(Tundra Bean Geese - © Andrew Kinghorn)

Until next time, Foghorn out!

Saturday, 5 November 2011

Ear of Wheat

I had planned for a fairly nice and relaxing Saturday, chilling out a bit......then an Isabelline Wheatear turned up at Spurn in Yorkshire. Managed to gather together a team of 3 and we headed down. We arrived around about 12.30ish after a drive on roads that can only be described as some of the worlds most frustrating! It took around about 3 hours each way, which to be honest wasn't really to bad. It was well worth it for such a brilliant bird. Funny moment when some other Durham lads had headed down for the bird and a stretch of sand dune became like a scene from Durham with 6 of us all standing.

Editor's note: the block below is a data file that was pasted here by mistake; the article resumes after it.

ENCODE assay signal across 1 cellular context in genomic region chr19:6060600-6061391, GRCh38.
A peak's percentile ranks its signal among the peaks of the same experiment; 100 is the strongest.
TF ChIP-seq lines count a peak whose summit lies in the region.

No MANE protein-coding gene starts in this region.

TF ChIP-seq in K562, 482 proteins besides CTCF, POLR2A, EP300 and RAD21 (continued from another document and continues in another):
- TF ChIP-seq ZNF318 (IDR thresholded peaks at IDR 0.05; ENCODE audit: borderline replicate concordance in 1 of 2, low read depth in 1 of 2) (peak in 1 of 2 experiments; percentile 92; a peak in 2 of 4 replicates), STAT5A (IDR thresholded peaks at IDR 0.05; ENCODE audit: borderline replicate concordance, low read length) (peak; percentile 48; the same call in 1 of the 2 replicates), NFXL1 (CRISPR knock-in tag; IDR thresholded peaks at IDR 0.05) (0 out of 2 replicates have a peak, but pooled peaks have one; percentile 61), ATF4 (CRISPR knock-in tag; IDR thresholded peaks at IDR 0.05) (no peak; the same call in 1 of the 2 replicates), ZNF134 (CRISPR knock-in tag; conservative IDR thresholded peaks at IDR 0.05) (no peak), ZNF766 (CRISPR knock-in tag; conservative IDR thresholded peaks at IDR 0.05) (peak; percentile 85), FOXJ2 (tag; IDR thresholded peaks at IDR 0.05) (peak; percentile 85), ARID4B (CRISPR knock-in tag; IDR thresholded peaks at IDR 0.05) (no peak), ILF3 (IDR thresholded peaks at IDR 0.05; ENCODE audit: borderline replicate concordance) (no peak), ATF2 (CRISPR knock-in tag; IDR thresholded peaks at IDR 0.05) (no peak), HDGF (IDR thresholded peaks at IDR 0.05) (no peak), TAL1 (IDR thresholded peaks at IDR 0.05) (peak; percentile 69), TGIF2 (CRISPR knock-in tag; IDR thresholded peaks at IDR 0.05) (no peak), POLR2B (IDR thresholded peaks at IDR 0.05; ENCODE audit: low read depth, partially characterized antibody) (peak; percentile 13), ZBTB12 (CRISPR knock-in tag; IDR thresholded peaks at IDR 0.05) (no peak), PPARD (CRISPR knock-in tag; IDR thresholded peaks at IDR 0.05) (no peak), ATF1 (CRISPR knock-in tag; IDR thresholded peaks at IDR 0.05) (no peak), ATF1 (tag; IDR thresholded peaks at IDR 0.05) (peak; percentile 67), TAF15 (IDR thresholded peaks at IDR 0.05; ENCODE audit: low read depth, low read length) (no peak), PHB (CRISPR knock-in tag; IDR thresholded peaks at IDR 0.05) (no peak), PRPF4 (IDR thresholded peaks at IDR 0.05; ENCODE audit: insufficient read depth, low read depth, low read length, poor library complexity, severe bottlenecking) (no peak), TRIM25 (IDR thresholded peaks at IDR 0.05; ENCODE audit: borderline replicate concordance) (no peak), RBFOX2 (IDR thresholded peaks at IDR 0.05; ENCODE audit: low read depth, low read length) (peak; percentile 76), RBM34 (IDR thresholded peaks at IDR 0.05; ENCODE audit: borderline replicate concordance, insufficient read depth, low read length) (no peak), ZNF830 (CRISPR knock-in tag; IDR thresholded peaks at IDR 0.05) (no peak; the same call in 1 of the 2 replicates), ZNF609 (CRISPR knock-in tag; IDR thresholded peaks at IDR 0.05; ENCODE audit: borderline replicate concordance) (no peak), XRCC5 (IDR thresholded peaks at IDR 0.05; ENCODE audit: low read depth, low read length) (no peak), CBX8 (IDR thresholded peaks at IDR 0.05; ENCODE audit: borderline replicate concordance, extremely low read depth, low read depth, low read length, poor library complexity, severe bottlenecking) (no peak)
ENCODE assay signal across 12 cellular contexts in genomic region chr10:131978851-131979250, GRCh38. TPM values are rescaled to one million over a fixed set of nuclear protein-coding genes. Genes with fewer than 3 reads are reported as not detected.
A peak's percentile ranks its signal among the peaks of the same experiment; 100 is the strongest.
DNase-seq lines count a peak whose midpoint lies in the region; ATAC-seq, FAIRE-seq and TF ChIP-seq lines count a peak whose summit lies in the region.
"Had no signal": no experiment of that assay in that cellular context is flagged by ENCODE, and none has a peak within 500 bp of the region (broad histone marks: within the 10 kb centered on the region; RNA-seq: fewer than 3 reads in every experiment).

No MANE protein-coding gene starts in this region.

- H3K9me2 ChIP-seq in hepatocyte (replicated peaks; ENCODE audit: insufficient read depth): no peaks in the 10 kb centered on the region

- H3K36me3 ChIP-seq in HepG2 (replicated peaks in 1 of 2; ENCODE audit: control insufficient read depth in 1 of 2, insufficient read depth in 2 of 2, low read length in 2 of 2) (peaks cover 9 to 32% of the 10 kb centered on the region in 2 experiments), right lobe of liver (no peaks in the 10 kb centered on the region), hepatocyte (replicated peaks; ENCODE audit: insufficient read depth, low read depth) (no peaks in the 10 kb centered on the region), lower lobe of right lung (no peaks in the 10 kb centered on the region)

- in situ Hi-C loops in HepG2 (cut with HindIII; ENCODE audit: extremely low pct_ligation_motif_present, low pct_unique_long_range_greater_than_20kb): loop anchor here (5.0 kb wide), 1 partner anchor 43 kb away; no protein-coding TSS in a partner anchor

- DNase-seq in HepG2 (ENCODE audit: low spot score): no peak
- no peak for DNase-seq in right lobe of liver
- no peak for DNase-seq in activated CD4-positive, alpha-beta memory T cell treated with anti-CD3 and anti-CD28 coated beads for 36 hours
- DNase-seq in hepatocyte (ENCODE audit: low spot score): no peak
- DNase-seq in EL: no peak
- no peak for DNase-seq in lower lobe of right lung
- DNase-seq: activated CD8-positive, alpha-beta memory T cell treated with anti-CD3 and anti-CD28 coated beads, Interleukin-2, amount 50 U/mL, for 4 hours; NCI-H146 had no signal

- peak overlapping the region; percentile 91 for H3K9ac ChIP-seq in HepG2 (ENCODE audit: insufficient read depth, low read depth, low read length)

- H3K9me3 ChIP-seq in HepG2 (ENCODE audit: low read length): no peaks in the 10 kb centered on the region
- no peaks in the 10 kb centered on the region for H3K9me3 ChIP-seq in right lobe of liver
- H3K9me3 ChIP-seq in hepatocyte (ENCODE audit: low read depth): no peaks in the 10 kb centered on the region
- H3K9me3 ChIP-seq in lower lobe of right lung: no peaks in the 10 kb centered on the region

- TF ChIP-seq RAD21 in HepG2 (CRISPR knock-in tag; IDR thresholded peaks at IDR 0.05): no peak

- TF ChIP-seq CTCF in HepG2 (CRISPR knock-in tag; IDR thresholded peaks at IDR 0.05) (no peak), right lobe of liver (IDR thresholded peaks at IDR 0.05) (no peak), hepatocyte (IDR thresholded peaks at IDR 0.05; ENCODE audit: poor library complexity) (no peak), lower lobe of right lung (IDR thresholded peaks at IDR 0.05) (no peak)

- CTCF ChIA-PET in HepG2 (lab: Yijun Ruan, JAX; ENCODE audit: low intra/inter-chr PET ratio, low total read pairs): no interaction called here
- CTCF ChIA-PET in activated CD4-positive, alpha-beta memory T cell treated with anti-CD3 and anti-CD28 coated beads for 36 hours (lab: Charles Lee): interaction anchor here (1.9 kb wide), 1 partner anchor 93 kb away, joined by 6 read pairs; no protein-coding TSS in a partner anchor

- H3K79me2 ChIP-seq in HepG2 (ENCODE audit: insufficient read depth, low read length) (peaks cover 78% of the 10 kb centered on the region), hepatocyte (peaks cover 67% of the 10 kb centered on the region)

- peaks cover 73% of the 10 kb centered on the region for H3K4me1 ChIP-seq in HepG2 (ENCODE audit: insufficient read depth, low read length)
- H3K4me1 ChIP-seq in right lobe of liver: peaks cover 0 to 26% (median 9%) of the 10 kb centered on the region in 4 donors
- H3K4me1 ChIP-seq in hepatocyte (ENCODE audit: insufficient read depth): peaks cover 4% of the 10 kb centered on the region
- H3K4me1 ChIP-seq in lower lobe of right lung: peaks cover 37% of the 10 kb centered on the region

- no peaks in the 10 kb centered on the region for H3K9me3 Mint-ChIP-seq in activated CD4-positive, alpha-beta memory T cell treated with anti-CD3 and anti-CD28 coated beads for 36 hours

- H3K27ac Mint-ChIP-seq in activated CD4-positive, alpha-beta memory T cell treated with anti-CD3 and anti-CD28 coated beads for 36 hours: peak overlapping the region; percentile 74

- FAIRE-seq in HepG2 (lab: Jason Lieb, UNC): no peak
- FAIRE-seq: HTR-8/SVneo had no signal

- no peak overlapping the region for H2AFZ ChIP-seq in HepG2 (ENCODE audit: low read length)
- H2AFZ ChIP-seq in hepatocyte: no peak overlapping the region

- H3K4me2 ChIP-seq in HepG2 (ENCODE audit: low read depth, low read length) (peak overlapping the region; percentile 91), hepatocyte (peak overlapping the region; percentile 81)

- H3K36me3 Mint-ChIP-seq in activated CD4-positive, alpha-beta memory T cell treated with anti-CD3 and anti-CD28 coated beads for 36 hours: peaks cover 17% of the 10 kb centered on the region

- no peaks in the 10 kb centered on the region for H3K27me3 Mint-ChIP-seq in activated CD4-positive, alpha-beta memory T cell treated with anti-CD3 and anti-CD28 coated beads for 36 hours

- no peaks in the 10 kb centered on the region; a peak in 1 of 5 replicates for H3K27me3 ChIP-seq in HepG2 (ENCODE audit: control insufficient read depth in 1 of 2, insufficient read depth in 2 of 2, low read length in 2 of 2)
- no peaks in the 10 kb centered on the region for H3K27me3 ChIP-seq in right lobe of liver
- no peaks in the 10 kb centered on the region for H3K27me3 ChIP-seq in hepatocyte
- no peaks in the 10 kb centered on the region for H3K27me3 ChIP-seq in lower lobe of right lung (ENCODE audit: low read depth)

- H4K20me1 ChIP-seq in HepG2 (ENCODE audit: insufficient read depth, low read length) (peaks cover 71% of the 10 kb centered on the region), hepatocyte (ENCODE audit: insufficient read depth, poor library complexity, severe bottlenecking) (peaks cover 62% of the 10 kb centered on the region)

Very interesting bird, nice pearly underwing seen well in flight. Black lores very thick and obvious, upper breast slightly brighter than rest of body with lower breast being more uniform with rest of plumage. Cracking bird.

Please view the below video in HD, if unsure how to do this CLICK HERE.

(Isabelline Wheatear - © Andrew Kinghorn)

 (Isabelline Wheatear - © Derek Charlton)

 (Isabelline Wheatear - © Derek Charlton)

 (Dart Ear - © Derek Charlton)

(Durham birders (from left): Douge, Tony, Mike, Fog, and Finney)

Until next time, Foghorn out!